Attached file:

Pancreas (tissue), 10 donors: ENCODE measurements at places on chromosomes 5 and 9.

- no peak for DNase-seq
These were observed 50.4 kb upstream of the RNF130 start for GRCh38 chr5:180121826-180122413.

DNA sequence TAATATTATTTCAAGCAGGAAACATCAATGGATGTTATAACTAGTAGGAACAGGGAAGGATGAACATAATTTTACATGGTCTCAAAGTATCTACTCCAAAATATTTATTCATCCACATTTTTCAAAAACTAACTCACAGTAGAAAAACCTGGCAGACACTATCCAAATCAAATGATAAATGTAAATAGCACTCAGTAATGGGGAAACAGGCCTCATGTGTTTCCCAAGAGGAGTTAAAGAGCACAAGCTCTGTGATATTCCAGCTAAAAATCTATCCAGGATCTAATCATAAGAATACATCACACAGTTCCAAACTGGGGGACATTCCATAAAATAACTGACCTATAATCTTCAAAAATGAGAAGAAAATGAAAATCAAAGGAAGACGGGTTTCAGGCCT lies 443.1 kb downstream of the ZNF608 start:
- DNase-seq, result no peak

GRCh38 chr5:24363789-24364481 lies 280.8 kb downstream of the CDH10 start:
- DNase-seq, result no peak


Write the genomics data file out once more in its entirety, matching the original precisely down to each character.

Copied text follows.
Pancreas (tissue), 10 donors: ENCODE measurements at places on chromosomes 5 and 9.

- no peak for DNase-seq
These were observed 50.4 kb upstream of the RNF130 start for GRCh38 chr5:180121826-180122413.

DNA sequence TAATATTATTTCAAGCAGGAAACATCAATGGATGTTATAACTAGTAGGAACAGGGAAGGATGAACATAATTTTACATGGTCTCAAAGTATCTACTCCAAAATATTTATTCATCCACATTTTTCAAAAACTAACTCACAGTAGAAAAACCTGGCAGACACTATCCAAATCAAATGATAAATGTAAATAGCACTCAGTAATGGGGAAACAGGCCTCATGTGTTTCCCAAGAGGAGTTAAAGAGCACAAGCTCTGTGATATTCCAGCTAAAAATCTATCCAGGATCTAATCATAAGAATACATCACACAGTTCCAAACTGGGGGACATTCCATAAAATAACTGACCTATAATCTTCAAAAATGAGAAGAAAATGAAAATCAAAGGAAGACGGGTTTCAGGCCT lies 443.1 kb downstream of the ZNF608 start:
- DNase-seq, result no peak

GRCh38 chr5:24363789-24364481 lies 280.8 kb downstream of the CDH10 start:
- DNase-seq, result no peak